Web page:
Saturday, December 19, 2015

Dealing With Those Nikon Reds - A Holiday Special

Here is a little quick tip for you this holiday season.   The bonus gift is that you'll get something that is useful all year long as well.

If you've ever shot with a Nikon camera before, you'll know that it is very easy to blow out the red channel in your images.  What that means is that the reds can tend to be over saturated and over luminated.  It gives you something like you'll see below:

Lovely image of this little boy telling Santa what he wants for Christmas, but you'll notice that Santa's suit is a little weird looking in the red parts.  Today, we are going to look at a quick way to rectify this in either Lightroom or Adobe Camera RAW.  Other post processing software may also be able to adapt to this process as well.

Shoot in RAW if you can.  You'll have more latitude in processing.  If not, you may still be able to get this to work quite well with your JPG files.

Your RAW image should look something like this when you first begin:

The colors are very muted and the image is low contrast.  So the first thing you'll want to do is start bumping up the contrast, exposure if necessary (hopefully you got the flashes at the proper power to make this a non-issue), vibrance, sharpening, etc.

Problem is, if you use the TONE controls, they work on an image in an overall way, affecting everything.  So in order to get the boys shirt/jeans and the background to a proper level, you end up having the blown out reds like you see in the first image we posted.  So, here is where the fix comes in.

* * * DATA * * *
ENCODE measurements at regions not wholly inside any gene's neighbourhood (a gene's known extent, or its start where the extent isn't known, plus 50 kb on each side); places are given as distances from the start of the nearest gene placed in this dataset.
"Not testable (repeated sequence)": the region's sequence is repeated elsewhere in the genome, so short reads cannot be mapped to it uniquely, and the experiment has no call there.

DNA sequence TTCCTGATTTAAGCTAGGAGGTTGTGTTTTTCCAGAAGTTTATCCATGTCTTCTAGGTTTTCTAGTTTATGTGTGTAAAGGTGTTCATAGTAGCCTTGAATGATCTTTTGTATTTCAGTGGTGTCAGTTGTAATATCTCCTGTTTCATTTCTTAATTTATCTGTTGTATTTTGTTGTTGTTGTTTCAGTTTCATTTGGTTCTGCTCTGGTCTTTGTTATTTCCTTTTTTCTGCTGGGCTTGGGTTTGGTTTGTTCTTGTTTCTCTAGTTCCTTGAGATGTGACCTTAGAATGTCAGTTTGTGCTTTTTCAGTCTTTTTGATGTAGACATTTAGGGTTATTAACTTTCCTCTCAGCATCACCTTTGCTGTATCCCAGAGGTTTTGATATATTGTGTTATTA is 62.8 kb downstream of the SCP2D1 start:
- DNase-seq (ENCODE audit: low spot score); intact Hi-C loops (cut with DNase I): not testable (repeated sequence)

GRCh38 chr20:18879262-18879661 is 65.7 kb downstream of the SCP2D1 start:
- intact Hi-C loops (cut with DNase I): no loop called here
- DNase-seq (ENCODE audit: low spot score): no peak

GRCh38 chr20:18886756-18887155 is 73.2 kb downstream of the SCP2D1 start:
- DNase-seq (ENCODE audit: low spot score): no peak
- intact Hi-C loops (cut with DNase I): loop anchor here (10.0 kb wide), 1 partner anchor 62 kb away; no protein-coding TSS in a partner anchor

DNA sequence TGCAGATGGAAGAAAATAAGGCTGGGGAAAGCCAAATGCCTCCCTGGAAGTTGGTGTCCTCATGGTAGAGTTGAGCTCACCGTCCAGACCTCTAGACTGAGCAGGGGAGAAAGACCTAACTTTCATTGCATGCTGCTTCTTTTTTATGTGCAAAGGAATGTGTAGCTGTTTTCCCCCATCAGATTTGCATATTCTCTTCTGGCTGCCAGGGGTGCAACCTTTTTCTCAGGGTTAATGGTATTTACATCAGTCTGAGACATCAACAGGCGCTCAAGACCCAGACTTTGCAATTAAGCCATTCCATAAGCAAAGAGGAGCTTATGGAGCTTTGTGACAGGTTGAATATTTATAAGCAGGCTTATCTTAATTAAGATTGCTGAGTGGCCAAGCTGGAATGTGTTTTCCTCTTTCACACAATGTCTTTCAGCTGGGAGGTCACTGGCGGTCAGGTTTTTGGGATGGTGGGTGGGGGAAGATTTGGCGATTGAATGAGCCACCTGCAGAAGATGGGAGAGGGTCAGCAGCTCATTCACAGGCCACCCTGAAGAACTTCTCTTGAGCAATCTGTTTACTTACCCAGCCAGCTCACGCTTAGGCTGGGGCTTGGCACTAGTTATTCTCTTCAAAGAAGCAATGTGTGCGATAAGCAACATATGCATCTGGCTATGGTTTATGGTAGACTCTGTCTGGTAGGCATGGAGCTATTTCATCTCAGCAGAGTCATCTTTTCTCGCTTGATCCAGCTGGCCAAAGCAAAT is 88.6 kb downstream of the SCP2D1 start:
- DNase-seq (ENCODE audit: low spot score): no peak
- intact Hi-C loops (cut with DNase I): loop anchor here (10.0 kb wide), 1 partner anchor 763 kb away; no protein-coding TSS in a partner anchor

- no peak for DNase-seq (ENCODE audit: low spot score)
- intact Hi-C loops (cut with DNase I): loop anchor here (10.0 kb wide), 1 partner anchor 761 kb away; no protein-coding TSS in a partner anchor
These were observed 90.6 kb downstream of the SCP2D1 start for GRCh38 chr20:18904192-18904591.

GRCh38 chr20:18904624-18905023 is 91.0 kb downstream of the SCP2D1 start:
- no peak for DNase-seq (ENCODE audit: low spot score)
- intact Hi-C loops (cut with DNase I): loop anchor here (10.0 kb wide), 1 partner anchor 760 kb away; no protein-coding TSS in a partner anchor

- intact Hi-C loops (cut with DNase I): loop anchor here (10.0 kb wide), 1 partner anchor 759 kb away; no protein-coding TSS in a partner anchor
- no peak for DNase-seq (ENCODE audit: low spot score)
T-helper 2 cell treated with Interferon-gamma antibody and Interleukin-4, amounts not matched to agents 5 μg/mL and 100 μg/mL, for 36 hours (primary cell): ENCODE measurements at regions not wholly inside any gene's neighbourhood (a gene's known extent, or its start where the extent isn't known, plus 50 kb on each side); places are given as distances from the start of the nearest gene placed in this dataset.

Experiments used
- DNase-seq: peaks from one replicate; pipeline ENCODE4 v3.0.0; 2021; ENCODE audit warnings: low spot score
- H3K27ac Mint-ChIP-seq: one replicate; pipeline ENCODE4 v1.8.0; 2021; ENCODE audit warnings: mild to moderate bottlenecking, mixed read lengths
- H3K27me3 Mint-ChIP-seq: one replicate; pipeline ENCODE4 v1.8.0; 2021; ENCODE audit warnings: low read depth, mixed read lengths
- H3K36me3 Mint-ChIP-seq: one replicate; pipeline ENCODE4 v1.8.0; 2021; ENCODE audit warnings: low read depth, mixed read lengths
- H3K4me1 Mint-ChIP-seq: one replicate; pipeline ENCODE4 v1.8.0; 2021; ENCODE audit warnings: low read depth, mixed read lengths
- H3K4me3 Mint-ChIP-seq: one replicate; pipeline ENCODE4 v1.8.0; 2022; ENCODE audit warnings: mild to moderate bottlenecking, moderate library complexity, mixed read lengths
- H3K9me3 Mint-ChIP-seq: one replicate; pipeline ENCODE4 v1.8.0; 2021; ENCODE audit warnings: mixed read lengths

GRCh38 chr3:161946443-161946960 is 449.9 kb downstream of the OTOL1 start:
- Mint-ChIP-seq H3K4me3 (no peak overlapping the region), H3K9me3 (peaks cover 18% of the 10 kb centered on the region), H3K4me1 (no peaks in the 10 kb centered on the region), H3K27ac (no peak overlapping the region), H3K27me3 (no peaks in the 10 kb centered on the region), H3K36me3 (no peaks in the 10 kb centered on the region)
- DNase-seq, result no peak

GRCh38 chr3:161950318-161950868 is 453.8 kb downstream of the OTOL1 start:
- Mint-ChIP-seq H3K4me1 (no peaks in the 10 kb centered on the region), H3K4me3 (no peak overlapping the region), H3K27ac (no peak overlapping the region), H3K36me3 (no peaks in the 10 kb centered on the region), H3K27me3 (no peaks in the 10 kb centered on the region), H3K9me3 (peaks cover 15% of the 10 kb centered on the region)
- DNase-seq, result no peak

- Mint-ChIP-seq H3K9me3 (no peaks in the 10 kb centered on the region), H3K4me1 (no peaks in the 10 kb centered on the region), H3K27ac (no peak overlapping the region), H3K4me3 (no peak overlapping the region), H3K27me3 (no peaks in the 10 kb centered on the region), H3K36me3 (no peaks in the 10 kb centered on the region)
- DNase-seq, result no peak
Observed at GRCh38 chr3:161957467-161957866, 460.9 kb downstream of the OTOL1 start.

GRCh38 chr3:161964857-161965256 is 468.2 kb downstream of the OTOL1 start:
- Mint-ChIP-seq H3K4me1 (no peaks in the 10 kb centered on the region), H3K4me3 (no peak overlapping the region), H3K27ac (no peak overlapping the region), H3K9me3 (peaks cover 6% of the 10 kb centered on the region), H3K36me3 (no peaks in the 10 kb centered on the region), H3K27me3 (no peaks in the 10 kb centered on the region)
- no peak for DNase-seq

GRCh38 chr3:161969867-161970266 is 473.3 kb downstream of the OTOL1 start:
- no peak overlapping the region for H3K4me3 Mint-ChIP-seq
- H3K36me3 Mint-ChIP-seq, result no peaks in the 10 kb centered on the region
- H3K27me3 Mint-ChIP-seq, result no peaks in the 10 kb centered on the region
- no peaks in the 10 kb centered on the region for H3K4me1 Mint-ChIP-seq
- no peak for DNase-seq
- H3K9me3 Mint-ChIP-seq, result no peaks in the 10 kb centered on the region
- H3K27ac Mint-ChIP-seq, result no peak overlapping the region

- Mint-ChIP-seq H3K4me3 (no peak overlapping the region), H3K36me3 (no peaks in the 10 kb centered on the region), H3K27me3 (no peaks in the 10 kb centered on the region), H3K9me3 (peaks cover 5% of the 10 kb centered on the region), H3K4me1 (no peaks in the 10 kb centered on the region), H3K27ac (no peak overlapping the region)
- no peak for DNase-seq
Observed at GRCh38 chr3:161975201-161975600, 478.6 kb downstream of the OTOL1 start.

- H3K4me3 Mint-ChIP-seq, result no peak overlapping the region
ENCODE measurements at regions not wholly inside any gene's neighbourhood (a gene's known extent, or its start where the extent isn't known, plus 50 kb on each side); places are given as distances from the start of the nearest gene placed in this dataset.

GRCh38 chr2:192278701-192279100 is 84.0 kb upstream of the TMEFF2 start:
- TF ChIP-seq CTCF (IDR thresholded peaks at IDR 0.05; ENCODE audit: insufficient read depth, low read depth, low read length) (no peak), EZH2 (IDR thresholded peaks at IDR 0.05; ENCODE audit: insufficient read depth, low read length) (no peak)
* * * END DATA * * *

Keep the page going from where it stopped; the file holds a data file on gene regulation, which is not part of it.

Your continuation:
Scroll down to the section HSL/Color/B&W.  Select the word Color.  You'll see a box like the one below.

After I got all the other colors the way I wanted them, I can now use this to fix Santa's suit color.

Each one the colored boxes isolates the color properties in the image.  It no longer will affect every color in the image.  So, I clicked the far left box, which is the Red box.  I bumped the Saturation down to -10 and the Luminance down to -40.  The real game changer here is Luminance.  Once you start sliding that down, you'll see the reds immediately start to lose that blown out look, the detail will return.

That gives us our finished image, which I've provided below:

There are other methods of dealing with this, but I found this one to be one of the quicker ways to do it.

My setup was 2 strobes (Alien Bee B400) one to camera right and above the subjects, and a fill/hair light to camera left parallel the where Santa was sitting.  Power on main light was 1/4, fill light was 1/16 power.

Nikon D700 and Nikkor 24-70/2.8G lens was used.  Settings were 1/60 @ f/5.6 ISO 200 WB set to flash in camera.

Here are the other settings I used in Lightroom.

Tuesday, December 1, 2015

How I Got The Shot #39 - Dragging the Shutter at the Mother/Son Halloween Dance

This is a companion piece to the previous, How I Got The Shot #38.

In that article, we covered the technique of dragging the shutter and using flash.  If you are unfamiliar with this concept, you might want to read that first, then come back here to follow up on the new stuff.

So what is the new stuff?  Well, we added a small "twist" to the formula we used in the previous dance.

We still are going to use slow shutter speeds in conjunction with flash, but the "twist" is actually literal.

These images above are your "standard" shots.  Fill flash used, as you would have expected.